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How to Prep Beef Eye of Round

Your ultimate guide to mastering the budget-friendly cut of meat.

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If you’re on a budget, the not-so-glamorous beef eye of round is a good choice for a cut of steak. It’s taken from the backside (or “round”), a hard-working area of the animal that helps it move. In turn, this super-affordable cut of beef is naturally lean. The protein-to-fat ratio is impressive: A 4-ounce serving of eye of round has 23 grams of protein—not too shabby for just 131 calories and 1 gram of saturated fat. As a bonus, you’ll get good amounts of highly absorbable iron to energize your runs and boost brainpower.


When possible, buy your steak from the butcher’s counter instead of the pre-packaged section. That way you can better inspect both sides, looking for brown or dry spots. Take a whiff for a meaty, slight irony smell instead of a sour or ammonia odor. This is harder to do when the piece of meat is sitting on Styrofoam under plastic wrap. If relegated to the packaged stuff, avoid steak that is sitting in a pool of liquid or has a greenish tinge on its surface.


Without a lot of fat, beef eye of round can be slightly tough and dry. To help tenderize the meat, marinate it for two or more hours before cooking—a mixture of oil, soy sauce, acid (such as citrus juice), and salt will do the trick. Remove steak from marinade, pat dry with paper towel, and then pan-sear, grill, or broil, flipping once, to an internal temperature of 130°F for medium-rare. Go much beyond this temp when cooking such a lean cut and you risk slicing into shoe leather. Remove from heat and let rest 10 minutes before slicing, which permits juices to be reabsorbed into the fibers of the meat so they (and much of the flavor) don’t seep out when cut. You can tent the meat in foil to keep it warm when resting. And don’t forget to slice thinly across the grain to guarantee a more tender bite. You can also slice raw eye of round into cubes and add to a slow-simmering stew.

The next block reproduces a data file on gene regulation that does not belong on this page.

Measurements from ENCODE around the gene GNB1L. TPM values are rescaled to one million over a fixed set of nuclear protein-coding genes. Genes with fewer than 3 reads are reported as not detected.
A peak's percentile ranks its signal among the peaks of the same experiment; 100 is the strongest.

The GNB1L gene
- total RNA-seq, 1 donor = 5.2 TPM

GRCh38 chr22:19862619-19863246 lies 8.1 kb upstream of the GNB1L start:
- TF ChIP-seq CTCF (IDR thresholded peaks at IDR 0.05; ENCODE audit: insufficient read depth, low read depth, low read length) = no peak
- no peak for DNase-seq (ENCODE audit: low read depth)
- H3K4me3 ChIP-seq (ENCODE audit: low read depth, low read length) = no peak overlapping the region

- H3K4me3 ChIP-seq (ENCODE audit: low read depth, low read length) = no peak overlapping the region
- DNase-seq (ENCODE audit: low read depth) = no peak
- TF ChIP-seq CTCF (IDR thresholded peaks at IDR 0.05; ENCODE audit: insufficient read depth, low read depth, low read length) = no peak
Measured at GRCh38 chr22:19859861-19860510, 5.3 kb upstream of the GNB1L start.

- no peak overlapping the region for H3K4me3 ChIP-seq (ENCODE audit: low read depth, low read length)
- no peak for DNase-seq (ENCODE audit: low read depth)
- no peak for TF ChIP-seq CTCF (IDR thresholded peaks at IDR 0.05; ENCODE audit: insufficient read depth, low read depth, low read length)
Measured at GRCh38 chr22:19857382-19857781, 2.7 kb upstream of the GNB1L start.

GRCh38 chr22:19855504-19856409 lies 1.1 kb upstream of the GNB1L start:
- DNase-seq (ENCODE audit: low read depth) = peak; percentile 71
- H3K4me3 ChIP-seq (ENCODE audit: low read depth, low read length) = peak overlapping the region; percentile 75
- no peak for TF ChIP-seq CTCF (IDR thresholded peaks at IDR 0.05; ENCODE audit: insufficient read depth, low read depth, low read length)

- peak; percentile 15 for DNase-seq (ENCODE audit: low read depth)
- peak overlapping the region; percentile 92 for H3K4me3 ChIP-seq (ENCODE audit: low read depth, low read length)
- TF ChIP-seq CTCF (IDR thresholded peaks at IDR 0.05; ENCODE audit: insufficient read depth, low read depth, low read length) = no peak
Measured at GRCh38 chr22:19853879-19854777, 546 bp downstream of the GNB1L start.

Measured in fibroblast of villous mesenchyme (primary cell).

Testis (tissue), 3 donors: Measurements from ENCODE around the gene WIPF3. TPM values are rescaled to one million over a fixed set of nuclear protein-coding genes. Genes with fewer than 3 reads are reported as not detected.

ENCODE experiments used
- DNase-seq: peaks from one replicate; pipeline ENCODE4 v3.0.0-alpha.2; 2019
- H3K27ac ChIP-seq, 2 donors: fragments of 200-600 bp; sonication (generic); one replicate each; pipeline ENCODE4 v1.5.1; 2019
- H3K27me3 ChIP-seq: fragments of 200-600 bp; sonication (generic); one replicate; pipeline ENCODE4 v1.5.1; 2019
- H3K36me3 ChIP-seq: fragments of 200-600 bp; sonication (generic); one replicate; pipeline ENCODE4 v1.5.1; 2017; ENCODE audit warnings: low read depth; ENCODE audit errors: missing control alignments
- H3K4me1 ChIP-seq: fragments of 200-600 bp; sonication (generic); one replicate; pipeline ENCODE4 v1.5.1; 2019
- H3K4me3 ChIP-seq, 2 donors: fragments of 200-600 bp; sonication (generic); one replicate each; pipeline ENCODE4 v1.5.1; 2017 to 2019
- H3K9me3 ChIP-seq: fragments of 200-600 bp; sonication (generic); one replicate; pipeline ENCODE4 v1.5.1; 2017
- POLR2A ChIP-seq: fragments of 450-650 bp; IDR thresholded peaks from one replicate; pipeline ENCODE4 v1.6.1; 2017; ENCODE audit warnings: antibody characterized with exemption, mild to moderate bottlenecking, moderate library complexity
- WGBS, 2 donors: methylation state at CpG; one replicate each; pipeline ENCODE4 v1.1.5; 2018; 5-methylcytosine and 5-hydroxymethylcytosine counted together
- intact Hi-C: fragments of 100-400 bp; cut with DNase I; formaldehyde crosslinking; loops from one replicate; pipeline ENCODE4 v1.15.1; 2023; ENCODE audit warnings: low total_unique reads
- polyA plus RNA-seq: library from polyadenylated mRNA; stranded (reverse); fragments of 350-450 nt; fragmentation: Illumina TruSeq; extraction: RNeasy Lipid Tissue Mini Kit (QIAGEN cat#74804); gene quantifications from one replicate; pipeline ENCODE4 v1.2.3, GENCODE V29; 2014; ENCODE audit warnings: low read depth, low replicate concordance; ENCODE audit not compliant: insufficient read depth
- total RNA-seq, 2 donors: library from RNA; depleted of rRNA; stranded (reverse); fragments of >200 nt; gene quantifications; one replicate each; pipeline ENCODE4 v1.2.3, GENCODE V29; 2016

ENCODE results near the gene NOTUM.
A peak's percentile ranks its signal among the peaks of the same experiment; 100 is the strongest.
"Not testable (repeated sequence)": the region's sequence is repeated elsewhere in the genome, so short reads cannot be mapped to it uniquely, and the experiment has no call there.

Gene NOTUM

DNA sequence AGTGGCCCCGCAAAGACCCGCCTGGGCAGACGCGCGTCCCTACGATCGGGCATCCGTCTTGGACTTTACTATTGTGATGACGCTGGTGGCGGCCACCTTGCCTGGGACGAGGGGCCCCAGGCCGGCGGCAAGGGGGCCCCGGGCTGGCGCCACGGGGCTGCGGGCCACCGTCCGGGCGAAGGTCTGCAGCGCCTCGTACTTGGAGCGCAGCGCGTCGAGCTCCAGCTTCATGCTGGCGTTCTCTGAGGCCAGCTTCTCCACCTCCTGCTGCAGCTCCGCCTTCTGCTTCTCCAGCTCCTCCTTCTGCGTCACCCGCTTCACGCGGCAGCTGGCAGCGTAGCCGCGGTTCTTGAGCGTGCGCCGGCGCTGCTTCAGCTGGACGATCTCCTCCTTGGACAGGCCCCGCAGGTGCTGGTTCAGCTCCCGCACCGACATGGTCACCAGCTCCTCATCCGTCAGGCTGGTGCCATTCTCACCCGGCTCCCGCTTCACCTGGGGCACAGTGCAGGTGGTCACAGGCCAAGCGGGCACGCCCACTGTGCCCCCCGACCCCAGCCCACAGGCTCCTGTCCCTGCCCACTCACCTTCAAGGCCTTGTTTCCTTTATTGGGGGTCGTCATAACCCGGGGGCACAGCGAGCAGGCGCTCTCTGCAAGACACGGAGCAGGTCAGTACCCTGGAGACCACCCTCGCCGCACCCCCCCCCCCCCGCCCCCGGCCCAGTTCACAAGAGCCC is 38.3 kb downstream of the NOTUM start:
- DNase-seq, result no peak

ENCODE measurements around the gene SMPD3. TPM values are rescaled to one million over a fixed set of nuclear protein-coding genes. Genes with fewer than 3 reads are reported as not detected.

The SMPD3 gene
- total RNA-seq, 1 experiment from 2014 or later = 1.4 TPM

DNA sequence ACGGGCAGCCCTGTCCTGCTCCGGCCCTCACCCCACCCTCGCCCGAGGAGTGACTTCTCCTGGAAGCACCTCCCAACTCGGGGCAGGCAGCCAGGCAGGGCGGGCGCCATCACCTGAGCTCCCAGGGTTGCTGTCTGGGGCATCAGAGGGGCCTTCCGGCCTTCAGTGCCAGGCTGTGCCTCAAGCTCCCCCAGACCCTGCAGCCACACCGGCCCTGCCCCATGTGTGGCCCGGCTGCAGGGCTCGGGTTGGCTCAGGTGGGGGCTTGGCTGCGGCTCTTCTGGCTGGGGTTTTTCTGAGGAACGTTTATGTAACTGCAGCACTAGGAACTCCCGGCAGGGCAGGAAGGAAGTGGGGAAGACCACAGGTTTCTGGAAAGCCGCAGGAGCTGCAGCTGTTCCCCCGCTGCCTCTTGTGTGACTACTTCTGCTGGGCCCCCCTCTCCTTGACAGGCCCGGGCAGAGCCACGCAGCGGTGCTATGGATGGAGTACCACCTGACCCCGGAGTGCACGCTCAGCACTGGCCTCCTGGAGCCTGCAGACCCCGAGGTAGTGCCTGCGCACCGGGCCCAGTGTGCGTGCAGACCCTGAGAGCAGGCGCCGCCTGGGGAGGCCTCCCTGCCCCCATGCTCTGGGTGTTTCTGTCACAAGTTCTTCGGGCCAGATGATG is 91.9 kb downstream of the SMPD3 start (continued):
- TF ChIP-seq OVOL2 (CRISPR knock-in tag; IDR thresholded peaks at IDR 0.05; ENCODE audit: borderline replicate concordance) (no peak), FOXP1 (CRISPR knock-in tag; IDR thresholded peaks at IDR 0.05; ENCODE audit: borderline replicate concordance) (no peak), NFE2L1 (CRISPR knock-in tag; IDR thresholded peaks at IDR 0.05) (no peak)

Make It Last

Beef eye of round will keep well-wrapped in your refrigerator for three to five days. (Make sure your fridge is set between 34°F and 40°F, cold enough to slow spoilage and the growth of dangerous bugs.) The back of the bottom shelf is generally the coolest part of the fridge, which makes it the best spot to store meats. Always store steak with a plate underneath—especially when thawing—to collect run-off juices. Beef that has gone off will feel sticky and slimy, a sign bacteria have multiplied on the surface. Cooked meat will generally last in the fridge for three days before you need to toss or freeze it.

Use beef eye of round in homemade jerky.
Photo: Aaron Colussi

We really like using beef eye of round in homemade jerky, where its low fat levels are key for texture. Try these Beast Bars as a way to boost protein and iron intake during the week.